These events happen both on the short side as well as the long side, depending on the underlying trend, but goldbugs notice them only when they happen on the short side, and only when they happen in the gold market.  And in a downtrend, the operators will almost always pick "short" (because that's easiest – going with the trend is always easier, so goldbugs use these events as prima facie evidence of trend manipulation – which is wrong, since they are just rapid raids to collect on stops that happen in the direction of the existing trend.

These aren't HFT per se, since they (most likely) operate under the direction of people, but they do move fast.  Someone pushes the big red button, the market gets slammed in whichever direction, price level is achieved (or not), and then the controlling trader evaluates and takes his next action.

Another type of electronic trading is an if-then-else situation that occurs on release of financial information.  (I actually interviewed at a company that made hardware & software for this sort of trader – fascinating interview, neat technology).  Once the information was released, it was downloaded by the hardware, then parsed, and if certain conditions were met, a bunch of trades (either buy, or sell) were executed.  This too needs to be very high speed, to beat others to the punch.  But its not HFT per se, since it doesn't happen all the time, just at very specific events.  Like when the Fed removes the word "patient", or when a particular ISM number is below expectations.

The amount of electronic trading on more fundamental info is probably quite large.  Traders set up the parameters, and then let the algorithm run.  For instance, "buy gasoline futures if the ratio of gas price to crude oil price drops below a certain value, and then sell if they get above a different value."  Or that might be the case for crude oil & Chevron stock.  Literally anything.  Sky is the limit.

So is all that bad?  I'd prefer that the stop-running not be so easy.  Position sizing (which doesn't seem to exist these days) would help that a lot.

But the rest seem ok with me.  As humans, we can't possibly play the "trade at information release time" game, or the "arbitrage the difference between e-minis and SPY" but we definitely can play in most of the other areas.

  • Tue, Mar 24, 2015 - 08:43am



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    Will electronic market makers help in a big market down-turn?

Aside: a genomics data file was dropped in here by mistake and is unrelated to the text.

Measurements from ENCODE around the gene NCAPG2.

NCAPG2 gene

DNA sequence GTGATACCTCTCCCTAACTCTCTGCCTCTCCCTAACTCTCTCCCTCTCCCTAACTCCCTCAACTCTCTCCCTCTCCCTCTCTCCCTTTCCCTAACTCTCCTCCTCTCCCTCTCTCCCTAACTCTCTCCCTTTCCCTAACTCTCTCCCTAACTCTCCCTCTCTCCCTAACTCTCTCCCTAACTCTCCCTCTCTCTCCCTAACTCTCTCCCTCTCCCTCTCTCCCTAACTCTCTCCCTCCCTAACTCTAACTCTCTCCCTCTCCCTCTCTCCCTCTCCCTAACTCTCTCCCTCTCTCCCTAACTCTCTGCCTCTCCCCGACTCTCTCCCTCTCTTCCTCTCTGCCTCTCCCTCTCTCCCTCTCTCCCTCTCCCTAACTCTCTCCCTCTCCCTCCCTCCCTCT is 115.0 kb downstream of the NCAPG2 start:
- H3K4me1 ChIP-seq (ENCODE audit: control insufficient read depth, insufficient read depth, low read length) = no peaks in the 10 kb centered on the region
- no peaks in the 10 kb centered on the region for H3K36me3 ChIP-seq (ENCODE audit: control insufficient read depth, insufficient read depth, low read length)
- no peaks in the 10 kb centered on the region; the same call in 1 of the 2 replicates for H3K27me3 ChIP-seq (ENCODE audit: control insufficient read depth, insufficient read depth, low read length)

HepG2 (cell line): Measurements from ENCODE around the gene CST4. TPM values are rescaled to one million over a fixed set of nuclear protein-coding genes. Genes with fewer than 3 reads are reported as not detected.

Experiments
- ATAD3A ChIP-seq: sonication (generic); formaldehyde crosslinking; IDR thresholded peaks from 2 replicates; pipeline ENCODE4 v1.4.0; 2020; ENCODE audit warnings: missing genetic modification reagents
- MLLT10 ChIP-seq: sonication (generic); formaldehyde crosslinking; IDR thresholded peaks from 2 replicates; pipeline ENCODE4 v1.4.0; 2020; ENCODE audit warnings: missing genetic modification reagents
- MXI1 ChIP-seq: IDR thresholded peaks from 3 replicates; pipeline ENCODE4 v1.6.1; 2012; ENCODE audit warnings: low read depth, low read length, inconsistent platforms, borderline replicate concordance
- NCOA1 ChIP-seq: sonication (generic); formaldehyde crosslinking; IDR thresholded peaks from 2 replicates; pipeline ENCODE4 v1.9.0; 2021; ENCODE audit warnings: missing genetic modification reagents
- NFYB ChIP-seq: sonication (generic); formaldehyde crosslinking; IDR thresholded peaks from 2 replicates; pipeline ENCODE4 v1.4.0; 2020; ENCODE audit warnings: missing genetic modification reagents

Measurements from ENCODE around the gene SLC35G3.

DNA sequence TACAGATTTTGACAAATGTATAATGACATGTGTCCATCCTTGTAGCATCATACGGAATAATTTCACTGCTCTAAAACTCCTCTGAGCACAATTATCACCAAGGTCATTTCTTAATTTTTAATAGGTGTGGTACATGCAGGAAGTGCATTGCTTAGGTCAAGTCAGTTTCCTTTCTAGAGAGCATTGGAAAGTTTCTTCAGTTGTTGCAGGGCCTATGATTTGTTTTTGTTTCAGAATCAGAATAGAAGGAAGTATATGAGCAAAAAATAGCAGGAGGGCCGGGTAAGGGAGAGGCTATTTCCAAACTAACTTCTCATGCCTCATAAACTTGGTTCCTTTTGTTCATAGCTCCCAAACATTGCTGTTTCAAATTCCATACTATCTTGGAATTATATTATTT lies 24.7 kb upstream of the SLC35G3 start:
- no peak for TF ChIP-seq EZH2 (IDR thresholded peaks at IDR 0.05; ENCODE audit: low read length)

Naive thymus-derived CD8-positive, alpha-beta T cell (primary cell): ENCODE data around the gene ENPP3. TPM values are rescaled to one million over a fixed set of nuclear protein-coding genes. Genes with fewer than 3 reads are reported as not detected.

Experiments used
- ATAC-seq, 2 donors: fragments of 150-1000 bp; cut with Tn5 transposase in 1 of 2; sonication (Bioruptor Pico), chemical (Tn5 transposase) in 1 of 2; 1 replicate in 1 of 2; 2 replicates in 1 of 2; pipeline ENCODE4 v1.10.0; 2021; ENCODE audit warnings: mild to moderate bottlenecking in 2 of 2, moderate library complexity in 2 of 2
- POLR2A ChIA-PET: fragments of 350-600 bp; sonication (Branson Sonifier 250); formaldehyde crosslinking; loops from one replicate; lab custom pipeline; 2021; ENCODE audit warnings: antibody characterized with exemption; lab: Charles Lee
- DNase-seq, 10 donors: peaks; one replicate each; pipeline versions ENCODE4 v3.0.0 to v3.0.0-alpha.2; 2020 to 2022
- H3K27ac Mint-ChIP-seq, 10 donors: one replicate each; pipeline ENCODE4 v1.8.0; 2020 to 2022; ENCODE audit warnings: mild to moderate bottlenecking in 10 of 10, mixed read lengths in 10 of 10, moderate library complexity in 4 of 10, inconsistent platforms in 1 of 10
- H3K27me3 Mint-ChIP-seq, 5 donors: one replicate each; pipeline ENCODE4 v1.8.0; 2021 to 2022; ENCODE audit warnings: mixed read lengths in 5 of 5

Thanks to everyone for very educational stuff.  
     In the interview of Grant Williams I cited above there is a chilling (to me) section where he points out that most these algo programs have been designed in the post 2007 era, and there is a question of how their design will affect  their behavior during general market down-drafts.  Williams surmises, as I recall, that they will make down-drafts deeper and swifter.  Any thoughts on this idea?
     I remember studying options stat's on Bell Canada during the mid-to-late September 2008 time period, and what was really striking was the mysterious disappearance of bids at some points.  These disappearances were associated with days when  there were pronounced downside gaps in the stock price.  This is important, to me, as an indication that when you have a crash, one "engine" there is the disappearance of bids, which could easily produce price drops of 20% or more in very short time periods.  Over a few days, back in 2008, this classic "widow and orphans" stock in Canada lost over 50% of "its value", as I recall.
    An interesting question (to me) is whether the now prevalent electronic market makers might serve to reduce the prevalence of missing bids when fear is running high among the human participants.

   BTW  — I wonder how many people saw that multiple sectors had massive seemingly instantaneous price increases just *before* Fed Chair Yellen spoke last week.  Among the ones I studied, most of the Fed-induced rally took place in that sudden price up-sweep.  It's not credible to me that the substantive implications of the Fed decisions were more or less the same for all those sectors, and yet they all had huge price gains.  Welcome to Wonderland!